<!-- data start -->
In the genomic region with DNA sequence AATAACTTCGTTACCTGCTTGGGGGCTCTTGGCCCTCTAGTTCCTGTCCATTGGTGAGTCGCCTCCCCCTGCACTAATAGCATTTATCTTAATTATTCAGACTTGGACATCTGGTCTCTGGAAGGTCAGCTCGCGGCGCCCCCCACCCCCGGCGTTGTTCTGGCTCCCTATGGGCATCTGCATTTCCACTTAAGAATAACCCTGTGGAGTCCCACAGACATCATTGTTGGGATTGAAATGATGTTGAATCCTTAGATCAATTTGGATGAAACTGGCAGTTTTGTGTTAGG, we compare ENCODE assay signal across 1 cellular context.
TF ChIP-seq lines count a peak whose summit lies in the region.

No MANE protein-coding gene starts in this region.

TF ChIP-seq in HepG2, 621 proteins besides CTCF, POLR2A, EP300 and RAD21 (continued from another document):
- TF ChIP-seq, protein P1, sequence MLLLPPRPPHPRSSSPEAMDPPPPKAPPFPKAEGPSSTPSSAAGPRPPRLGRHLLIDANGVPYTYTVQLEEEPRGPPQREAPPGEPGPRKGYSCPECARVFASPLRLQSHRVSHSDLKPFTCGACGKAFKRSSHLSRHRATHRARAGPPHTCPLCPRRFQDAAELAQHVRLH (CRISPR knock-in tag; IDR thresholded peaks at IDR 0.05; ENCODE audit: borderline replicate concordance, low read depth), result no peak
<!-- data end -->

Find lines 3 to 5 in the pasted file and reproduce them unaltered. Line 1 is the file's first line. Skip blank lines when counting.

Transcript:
No MANE protein-coding gene starts in this region.

TF ChIP-seq in HepG2, 621 proteins besides CTCF, POLR2A, EP300 and RAD21 (continued from another document):
- TF ChIP-seq, protein P1, sequence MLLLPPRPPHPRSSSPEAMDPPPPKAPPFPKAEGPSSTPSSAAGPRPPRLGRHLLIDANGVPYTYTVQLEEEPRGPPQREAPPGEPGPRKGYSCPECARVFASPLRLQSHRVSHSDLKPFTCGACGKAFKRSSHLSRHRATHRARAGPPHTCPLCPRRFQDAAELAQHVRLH (CRISPR knock-in tag; IDR thresholded peaks at IDR 0.05; ENCODE audit: borderline replicate concordance, low read depth), result no peak